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This covers the basics of downloading ephemeris data for a solar system object from JPL Horizons web page in the proper format for OpenSpace, and then configuring a renderable asset for it. This document only applies to an object in the solar system, using the Sun as the origin.

Since version 0.18.0 of OpenSpace there is a feature to download Horizons data directly in the OpenSpace launcher, for more information check Download Horizons data via OpenSpace.

This method differs from the JPL Small SolarSystem Body Database (SBDB page) in that it provides pre-computed coordinates in a specified time window. The SBDB method provides orbital characteristics that are used to compute the position without a time window restriction. Objects with irregular orbits must use this Horizons method.

Downloading Ephemeris Data from JPL Horizons Site

Browse to the Horizons page (https://ssd.jpl.nasa.gov/horizons.cgi). Follow instructions for each input section below.

Ephemeris Type

Click the box to the right of the text and select Vector Table or Observer Table. OpenSpace supports both of these options but we recommend you to use Vector Table.

Target Body

Click edit and enter the desired object identifier.

Coordinate Center or Observer Location

Click edit and type @0 in the text entry box. You should end up with Solar System Barycenter (SSB) [500@0].

Time Specification

Click edit and pick the time range you want. Note that these depend on the target, and an error may result if no data exists in the specified range.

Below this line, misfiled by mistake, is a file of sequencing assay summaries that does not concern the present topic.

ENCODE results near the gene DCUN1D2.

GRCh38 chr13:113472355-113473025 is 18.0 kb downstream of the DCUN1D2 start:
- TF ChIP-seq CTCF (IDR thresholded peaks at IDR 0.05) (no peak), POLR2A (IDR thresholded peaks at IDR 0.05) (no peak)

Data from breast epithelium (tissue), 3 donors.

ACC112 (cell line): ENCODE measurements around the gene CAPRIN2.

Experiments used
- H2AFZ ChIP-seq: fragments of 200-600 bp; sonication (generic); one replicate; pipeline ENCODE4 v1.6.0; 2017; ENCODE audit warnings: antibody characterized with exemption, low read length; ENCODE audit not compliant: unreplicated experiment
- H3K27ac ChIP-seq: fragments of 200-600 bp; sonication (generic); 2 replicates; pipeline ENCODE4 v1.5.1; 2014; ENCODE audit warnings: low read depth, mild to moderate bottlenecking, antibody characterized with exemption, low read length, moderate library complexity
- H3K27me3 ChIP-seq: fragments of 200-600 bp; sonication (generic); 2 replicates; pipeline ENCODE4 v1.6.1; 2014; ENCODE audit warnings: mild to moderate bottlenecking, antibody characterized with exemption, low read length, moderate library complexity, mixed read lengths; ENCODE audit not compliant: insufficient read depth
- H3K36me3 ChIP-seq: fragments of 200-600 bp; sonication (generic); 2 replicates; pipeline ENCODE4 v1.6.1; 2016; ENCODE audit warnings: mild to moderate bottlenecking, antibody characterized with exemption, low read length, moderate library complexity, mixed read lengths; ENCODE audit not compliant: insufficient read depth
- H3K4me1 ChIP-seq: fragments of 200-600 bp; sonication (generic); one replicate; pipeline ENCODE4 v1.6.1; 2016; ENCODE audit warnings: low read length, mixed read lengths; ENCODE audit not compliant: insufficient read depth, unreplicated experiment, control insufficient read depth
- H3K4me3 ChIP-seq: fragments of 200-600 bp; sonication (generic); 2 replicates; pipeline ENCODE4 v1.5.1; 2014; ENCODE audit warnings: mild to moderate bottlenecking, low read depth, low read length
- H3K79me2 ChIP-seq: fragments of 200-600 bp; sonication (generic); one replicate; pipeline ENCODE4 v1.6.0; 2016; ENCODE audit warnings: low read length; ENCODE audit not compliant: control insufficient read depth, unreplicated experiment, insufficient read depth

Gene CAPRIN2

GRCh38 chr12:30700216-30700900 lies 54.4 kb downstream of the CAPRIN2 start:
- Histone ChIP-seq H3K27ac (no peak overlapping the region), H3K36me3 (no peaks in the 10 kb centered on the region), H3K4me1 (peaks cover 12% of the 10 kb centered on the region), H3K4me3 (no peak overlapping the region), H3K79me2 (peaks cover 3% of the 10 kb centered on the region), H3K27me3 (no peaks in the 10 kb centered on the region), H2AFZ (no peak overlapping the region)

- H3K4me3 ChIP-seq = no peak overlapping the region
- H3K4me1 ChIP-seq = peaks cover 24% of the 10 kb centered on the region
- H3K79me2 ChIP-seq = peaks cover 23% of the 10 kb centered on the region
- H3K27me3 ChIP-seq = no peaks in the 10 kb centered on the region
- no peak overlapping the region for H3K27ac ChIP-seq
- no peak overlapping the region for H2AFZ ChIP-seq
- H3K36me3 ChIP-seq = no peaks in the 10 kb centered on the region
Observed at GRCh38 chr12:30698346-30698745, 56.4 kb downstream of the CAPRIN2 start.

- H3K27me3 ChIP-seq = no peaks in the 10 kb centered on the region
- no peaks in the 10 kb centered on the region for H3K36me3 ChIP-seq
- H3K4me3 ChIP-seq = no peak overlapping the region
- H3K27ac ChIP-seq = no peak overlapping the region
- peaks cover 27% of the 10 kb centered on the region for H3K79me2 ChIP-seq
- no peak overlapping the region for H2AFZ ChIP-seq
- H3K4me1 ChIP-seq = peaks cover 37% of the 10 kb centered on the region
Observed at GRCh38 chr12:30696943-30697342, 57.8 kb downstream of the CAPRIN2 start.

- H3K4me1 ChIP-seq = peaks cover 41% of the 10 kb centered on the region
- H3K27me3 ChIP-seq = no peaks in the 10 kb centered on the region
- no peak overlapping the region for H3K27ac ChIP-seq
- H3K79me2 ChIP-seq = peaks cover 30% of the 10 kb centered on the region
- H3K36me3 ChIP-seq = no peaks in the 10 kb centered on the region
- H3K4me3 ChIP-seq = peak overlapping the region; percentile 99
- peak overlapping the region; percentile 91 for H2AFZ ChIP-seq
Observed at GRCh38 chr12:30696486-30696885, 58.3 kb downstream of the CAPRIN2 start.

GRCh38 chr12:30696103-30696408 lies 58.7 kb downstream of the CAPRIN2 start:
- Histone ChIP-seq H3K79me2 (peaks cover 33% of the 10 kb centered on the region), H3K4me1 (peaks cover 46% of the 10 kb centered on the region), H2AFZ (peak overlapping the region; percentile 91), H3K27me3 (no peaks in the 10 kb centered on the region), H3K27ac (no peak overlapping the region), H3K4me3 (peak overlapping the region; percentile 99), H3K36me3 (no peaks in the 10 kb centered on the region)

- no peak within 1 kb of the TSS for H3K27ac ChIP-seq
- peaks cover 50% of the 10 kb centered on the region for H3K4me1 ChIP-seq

Table Settings

Click edit on Table Settings.

For the Vector Table format, the settings should be:

  • Select Output Quantities = 1. Position components {x, y, z} only
  • (None of the options for the Statistical Uncertainties should be checked)

For the optional settings at the bottom, use the following:

  • Reference frame = ICRF
  • Reference plane = ecliptic x-y plane derived from reference frame (standard obliquity, inertial)
  • Vector correction = geometric states
  • Output units = km and seconds
  • Vector labels = disabled
  • Output TDB-UT = disabled
  • CSV format = disabled
  • Object summary = enabled

For the Observer Table format, only the following checkboxes should be selected:

20. Observer range & range-rate
33. Galactic longitude & latitude

For the optional settings at the bottom, use the following:

  • date/time format = calendar date/time
  • time digits = HH:MM:SS
  • angle format = decimal degrees
  • output units = km & km/s
  • range units = kilometers
  • refraction model = none
  • (no values for the 5 cutoff variables)
  • suppress range-rate = enabled
  • skip daylight = disabled
  • extra precision = disabled
  • RTS flag = disable
  • reference system = ICRF/J2000.0
  • CSV format = disabled
  • object page = enabled

Generate Output

Finally, click on the Generate Ephemeris button to get the ephemeris data in text format. Then click the button Download Results and save it to a .hrz file.

Examine Downloaded Output

Examine the .hrz file and verify that it is valid. If it only contains the header but no space-delimited lines of data, then there should be an error message explaining the problem. For example, this will happen if the start/end dates are beyond the valid time range of the target object.